Making Good Men, Better Men Since Time Immemorial
Making Good Men, Better Men Since Time Immemorial

Henry Clay Armstrong, PGM 1877-1879

Henry Clay Armstrong, PGM 1877-1879

“COL. Henry Clay Armstrong was a prominent citizen of Auburn, Alabama. During the Civil War, he was on GEN. ROSS’S staff, and later was State Superintendent of Education. He was a member of the State House of Representatives and under President Cleveland was United States Consul to Rio de Janeiro.

“Col. Henry Clay Armstrong died at his home in Auburn, Alabama.

His Masonic career began in his early manhood. He was raised to the sublime degree of Master Mason in 1865, exalted to the Holy Royal Arch in 1866, and knighted a Knight Templar in 1868. He was also a member of the council. He filled with credit the first station in the subordinate bodies of Ancient Craft, Capitular, Cryptic and Templar Masonry. He was Grand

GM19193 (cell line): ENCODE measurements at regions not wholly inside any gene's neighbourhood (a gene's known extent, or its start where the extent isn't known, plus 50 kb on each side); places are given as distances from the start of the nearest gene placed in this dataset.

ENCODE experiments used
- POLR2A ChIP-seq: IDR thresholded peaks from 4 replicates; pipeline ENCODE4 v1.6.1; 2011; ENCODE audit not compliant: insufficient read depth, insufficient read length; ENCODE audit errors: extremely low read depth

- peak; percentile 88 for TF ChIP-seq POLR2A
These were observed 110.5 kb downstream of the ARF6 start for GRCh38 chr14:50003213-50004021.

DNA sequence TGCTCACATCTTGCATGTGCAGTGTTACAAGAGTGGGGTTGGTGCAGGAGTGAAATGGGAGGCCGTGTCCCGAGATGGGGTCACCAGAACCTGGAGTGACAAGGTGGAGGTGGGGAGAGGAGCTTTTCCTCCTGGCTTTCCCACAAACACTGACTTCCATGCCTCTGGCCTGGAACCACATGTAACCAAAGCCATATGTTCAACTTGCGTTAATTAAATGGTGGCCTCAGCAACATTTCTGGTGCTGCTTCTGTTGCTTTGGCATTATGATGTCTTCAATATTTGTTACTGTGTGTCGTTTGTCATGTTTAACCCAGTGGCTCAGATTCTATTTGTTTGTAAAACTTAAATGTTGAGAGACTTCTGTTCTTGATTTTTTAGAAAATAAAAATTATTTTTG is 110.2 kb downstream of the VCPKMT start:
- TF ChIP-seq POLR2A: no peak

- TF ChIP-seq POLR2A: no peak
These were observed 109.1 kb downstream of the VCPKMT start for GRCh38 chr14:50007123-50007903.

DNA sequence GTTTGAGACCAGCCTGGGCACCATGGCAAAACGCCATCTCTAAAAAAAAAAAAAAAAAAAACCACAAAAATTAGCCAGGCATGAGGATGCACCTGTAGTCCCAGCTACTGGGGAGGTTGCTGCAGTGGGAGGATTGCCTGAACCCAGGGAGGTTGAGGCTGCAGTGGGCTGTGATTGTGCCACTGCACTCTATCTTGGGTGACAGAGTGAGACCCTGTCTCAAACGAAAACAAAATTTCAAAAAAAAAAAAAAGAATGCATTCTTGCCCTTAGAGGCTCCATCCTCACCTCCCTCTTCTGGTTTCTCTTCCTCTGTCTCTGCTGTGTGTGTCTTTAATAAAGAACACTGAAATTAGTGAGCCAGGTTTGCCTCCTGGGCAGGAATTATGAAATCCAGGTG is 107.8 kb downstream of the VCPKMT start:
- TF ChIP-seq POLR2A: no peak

High Priest of the Chapter for three years, Junior and Senior Grand Wardens, Deputy Grand Master and Grand Master, respectively, for two years. At the time of his death, he was Grand Secretary of the Grand Chapter, Grand Council, Grand Lodge, and Grand Recorder of the
Commandery. He was well informed in Masonic law and precedent and thorough with the ritual. He was perhaps the most impressive exemplifier of Masonic work in the State.

As a citizen he has been true to his country, loyal in his political alignment and faithful in office. He fought valiantly for the lost cause, but accepted the result without a murmur, and there was nowhere a more loyal citizen of the United States. In the General Assembly of his State, both House and Senate, the former of which he was at one time speaker, in the office of
State Superintendent of Education, as Consul General of the U. S. at Rio de Janeiro and in all public stations to which he was called, he discharged his duty as becometh an honest, faithful official, and with marked ability. He was appointed to serve on a Select Committee of Five to perfect some plan to carry out the ideas of resolutions offered to establish a Masonic Orphans
Home and College at the 1882 Annual Communications.”